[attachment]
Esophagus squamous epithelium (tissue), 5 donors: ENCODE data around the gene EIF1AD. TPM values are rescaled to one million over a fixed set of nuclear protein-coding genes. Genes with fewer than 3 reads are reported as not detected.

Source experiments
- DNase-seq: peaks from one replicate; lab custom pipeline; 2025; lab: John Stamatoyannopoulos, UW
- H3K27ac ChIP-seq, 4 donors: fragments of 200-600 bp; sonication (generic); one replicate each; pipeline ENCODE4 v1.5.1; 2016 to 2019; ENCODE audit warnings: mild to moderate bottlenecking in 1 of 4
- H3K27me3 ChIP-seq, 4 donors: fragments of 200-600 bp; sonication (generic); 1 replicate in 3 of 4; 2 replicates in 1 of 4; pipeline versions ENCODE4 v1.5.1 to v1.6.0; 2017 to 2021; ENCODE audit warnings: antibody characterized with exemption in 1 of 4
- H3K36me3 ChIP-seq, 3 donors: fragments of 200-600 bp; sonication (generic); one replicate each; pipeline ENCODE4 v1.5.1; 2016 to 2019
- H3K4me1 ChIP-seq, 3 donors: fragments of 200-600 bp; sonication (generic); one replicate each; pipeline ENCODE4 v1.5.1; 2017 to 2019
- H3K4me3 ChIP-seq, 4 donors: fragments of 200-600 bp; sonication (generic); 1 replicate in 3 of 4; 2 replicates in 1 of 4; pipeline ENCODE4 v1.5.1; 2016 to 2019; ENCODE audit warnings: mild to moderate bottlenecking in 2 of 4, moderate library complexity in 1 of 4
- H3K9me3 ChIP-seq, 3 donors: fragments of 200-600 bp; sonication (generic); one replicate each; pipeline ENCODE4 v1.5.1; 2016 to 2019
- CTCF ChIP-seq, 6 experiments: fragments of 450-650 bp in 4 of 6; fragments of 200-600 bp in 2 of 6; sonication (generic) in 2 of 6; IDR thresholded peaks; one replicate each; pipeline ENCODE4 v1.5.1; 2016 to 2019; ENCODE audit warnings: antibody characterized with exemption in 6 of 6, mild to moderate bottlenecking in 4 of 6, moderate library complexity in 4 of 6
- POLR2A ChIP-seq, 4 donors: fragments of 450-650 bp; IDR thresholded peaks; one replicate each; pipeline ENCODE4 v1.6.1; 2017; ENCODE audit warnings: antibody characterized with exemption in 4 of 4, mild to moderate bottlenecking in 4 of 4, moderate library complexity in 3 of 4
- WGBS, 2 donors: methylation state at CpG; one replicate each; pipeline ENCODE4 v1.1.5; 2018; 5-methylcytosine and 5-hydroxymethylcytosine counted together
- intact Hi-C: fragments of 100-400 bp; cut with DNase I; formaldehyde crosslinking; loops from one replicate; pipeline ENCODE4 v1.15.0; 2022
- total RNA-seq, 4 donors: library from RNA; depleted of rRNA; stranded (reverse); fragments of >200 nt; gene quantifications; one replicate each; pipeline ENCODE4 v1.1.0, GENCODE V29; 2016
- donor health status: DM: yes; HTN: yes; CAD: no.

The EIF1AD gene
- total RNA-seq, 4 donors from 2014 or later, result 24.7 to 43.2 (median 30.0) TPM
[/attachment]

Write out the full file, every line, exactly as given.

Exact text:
Esophagus squamous epithelium (tissue), 5 donors: ENCODE data around the gene EIF1AD. TPM values are rescaled to one million over a fixed set of nuclear protein-coding genes. Genes with fewer than 3 reads are reported as not detected.

Source experiments
- DNase-seq: peaks from one replicate; lab custom pipeline; 2025; lab: John Stamatoyannopoulos, UW
- H3K27ac ChIP-seq, 4 donors: fragments of 200-600 bp; sonication (generic); one replicate each; pipeline ENCODE4 v1.5.1; 2016 to 2019; ENCODE audit warnings: mild to moderate bottlenecking in 1 of 4
- H3K27me3 ChIP-seq, 4 donors: fragments of 200-600 bp; sonication (generic); 1 replicate in 3 of 4; 2 replicates in 1 of 4; pipeline versions ENCODE4 v1.5.1 to v1.6.0; 2017 to 2021; ENCODE audit warnings: antibody characterized with exemption in 1 of 4
- H3K36me3 ChIP-seq, 3 donors: fragments of 200-600 bp; sonication (generic); one replicate each; pipeline ENCODE4 v1.5.1; 2016 to 2019
- H3K4me1 ChIP-seq, 3 donors: fragments of 200-600 bp; sonication (generic); one replicate each; pipeline ENCODE4 v1.5.1; 2017 to 2019
- H3K4me3 ChIP-seq, 4 donors: fragments of 200-600 bp; sonication (generic); 1 replicate in 3 of 4; 2 replicates in 1 of 4; pipeline ENCODE4 v1.5.1; 2016 to 2019; ENCODE audit warnings: mild to moderate bottlenecking in 2 of 4, moderate library complexity in 1 of 4
- H3K9me3 ChIP-seq, 3 donors: fragments of 200-600 bp; sonication (generic); one replicate each; pipeline ENCODE4 v1.5.1; 2016 to 2019
- CTCF ChIP-seq, 6 experiments: fragments of 450-650 bp in 4 of 6; fragments of 200-600 bp in 2 of 6; sonication (generic) in 2 of 6; IDR thresholded peaks; one replicate each; pipeline ENCODE4 v1.5.1; 2016 to 2019; ENCODE audit warnings: antibody characterized with exemption in 6 of 6, mild to moderate bottlenecking in 4 of 6, moderate library complexity in 4 of 6
- POLR2A ChIP-seq, 4 donors: fragments of 450-650 bp; IDR thresholded peaks; one replicate each; pipeline ENCODE4 v1.6.1; 2017; ENCODE audit warnings: antibody characterized with exemption in 4 of 4, mild to moderate bottlenecking in 4 of 4, moderate library complexity in 3 of 4
- WGBS, 2 donors: methylation state at CpG; one replicate each; pipeline ENCODE4 v1.1.5; 2018; 5-methylcytosine and 5-hydroxymethylcytosine counted together
- intact Hi-C: fragments of 100-400 bp; cut with DNase I; formaldehyde crosslinking; loops from one replicate; pipeline ENCODE4 v1.15.0; 2022
- total RNA-seq, 4 donors: library from RNA; depleted of rRNA; stranded (reverse); fragments of >200 nt; gene quantifications; one replicate each; pipeline ENCODE4 v1.1.0, GENCODE V29; 2016
- donor health status: DM: yes; HTN: yes; CAD: no.

The EIF1AD gene
- total RNA-seq, 4 donors from 2014 or later, result 24.7 to 43.2 (median 30.0) TPM